In Hernandez v. Hernandez, 2021 ONSC 106, the Court of Appeal for Ontario considered the issue of whether litigation involving the personal care of a person is rendered moot after that person dies.
In 2017, Cheri Hernandez commenced an application seeking an order terminating the authority of her brother, Norman Hernandez, to act as the guardian of personal care of their mother, Anna Hernandez. Cheri’s application was dismissed in 2019 and she appealed the decision. However, Anna died on March 1, 2020, before the hearing date. In fact, the appeal was not heard until February 11, 2021, almost a year after Anna’s death.
At the hearing of the appeal, Norman argued that the appeal should be dismissed as moot. His sister Cheri insisted that the appeal should be heard because a “live controversy” remained, notwithstanding Anna’s death. In the alternative, Cheri argued that the Court should exercise its discretion to hear the appeal.
The Court disagreed as to the existence of a “live controversy”. The relief sought in the appeal related to whether Norman or Cheri should be responsible for the personal care of Anna. As Anna was deceased, that relief was no longer available and the appeal had no practical purpose.
Cheri further argued that the appeal should be heard because it had implications for a related passing of accounts application between the parties. The Court also disagreed, viewing this as an attempt by Cheri to set aside a finding of fact made by the application judge in order to prevent that finding from being used in the passing of accounts application.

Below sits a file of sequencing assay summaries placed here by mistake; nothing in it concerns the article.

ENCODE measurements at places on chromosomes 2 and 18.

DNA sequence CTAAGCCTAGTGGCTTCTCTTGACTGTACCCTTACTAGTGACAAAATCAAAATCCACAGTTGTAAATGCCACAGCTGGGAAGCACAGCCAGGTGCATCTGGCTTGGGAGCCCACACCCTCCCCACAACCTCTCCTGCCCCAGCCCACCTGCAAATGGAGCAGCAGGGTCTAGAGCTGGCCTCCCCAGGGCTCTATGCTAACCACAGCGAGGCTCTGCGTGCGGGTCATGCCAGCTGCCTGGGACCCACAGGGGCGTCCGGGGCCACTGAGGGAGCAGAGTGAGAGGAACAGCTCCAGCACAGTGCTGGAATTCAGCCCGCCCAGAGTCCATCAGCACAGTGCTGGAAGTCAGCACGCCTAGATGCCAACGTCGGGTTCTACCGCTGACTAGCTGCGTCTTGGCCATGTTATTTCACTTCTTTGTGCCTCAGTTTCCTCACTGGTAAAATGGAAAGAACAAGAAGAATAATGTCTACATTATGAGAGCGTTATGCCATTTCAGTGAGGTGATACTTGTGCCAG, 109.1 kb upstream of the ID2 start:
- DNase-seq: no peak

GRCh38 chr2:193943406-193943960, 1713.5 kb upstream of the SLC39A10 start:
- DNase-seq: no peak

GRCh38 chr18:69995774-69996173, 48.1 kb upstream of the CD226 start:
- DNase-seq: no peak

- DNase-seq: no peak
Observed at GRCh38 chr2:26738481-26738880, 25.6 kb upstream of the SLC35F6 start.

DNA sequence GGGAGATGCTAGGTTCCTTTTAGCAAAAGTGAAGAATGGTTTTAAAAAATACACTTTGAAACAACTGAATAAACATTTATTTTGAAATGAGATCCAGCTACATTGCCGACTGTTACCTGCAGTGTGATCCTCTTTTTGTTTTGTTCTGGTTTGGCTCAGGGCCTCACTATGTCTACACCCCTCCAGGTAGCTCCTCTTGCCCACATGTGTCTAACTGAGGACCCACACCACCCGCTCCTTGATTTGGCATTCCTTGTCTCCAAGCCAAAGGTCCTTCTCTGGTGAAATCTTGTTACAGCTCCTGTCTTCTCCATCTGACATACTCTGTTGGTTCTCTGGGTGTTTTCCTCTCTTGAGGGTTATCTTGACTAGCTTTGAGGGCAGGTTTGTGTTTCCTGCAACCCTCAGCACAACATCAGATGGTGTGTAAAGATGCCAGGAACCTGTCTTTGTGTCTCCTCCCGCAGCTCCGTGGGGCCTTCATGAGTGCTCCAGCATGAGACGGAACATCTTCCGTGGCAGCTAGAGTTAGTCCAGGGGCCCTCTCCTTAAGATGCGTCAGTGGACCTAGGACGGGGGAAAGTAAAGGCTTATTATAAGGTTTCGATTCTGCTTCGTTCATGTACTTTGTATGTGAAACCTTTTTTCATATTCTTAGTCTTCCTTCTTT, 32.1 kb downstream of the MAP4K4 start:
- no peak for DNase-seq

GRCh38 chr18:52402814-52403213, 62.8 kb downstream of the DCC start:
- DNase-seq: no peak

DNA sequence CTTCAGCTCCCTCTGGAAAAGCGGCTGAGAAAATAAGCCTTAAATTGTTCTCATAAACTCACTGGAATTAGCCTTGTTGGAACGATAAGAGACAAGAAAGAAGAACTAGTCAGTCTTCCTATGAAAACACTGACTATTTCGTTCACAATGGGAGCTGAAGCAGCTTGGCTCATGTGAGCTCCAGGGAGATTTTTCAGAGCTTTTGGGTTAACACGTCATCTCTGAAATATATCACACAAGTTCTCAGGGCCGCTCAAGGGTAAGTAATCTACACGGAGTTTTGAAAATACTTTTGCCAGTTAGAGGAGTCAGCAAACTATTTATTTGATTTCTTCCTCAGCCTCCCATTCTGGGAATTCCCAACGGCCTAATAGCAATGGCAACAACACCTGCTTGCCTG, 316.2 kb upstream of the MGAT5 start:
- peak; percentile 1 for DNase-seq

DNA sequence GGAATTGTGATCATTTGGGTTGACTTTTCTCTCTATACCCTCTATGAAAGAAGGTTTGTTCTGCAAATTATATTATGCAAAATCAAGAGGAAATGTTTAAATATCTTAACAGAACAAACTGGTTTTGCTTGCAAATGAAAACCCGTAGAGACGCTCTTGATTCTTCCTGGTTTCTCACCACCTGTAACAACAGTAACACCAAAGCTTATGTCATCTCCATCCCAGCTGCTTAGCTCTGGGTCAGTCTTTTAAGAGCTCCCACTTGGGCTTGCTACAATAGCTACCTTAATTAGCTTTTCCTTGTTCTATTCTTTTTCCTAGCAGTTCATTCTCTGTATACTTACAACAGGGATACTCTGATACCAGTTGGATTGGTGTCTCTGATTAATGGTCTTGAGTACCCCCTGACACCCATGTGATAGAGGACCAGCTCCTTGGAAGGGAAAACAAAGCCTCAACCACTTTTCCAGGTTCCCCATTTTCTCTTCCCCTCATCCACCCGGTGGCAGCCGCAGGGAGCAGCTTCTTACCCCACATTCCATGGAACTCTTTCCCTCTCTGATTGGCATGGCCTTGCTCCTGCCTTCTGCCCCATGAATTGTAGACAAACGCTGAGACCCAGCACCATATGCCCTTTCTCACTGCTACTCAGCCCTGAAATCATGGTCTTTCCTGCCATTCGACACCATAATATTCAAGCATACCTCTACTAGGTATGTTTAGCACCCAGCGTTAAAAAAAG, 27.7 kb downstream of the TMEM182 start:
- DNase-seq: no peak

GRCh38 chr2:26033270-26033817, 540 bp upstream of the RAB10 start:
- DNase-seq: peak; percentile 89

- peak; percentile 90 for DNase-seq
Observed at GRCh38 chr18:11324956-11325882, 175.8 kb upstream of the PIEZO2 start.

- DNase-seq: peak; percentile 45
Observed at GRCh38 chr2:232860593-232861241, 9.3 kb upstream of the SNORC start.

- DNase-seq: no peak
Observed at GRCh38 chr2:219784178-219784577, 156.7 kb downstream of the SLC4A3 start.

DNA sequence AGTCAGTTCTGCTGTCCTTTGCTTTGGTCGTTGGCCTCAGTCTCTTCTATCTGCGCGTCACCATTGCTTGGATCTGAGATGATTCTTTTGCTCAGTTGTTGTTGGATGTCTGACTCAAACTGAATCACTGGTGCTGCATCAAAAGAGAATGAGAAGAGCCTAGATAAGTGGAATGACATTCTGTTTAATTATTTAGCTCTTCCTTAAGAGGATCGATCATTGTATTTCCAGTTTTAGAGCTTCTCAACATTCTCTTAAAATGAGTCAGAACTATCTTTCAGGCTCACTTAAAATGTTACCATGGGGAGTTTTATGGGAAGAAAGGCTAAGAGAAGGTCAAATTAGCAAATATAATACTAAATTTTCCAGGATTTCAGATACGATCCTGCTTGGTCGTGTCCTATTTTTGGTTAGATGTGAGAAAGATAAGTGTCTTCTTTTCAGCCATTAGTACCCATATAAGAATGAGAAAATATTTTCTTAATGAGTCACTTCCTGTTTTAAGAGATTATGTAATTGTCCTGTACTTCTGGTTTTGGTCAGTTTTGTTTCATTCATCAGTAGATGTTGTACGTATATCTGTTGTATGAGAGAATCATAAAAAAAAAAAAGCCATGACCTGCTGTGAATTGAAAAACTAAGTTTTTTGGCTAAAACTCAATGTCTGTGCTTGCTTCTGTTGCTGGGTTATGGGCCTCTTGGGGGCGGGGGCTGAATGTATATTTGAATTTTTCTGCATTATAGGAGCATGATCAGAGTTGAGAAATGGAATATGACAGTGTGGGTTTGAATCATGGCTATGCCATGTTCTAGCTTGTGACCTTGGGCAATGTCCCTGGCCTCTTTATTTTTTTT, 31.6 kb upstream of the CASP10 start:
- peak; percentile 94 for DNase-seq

The Court also declined to exercise its discretion to hear the appeal notwithstanding its mootness for the following reasons: (1) the hearing would have no practical effect on the rights of the parties; (2) the appeal did not raise issues of public importance but was only of importance to the parties themselves, with issues that were largely fact-based involving an area of law that is well-settled; (3) it was neither in the interests of justice nor an appropriate use of judicial resources to hear the appeal simply to decide which party should be responsible for the costs of the underlying application, or to bind a judge in another related proceeding between the parties.
Cheri’s appeal was therefore dismissed, and she was ordered to pay costs personally (costs were not to be paid out of Anna’s estate).
In this time of scarce judicial resources, appellate courts will not be inclined to hear moot appeals that are of no public policy importance but are only of personal interest to the parties themselves. Moreover, if an appellant insists on proceeding with a moot appeal simply to gain a strategic advantage in a related proceeding, and the appeal is dismissed, the appellant may find him or herself personally liable for costs (in cases where there may be another potential source of payment of costs, such as an estate).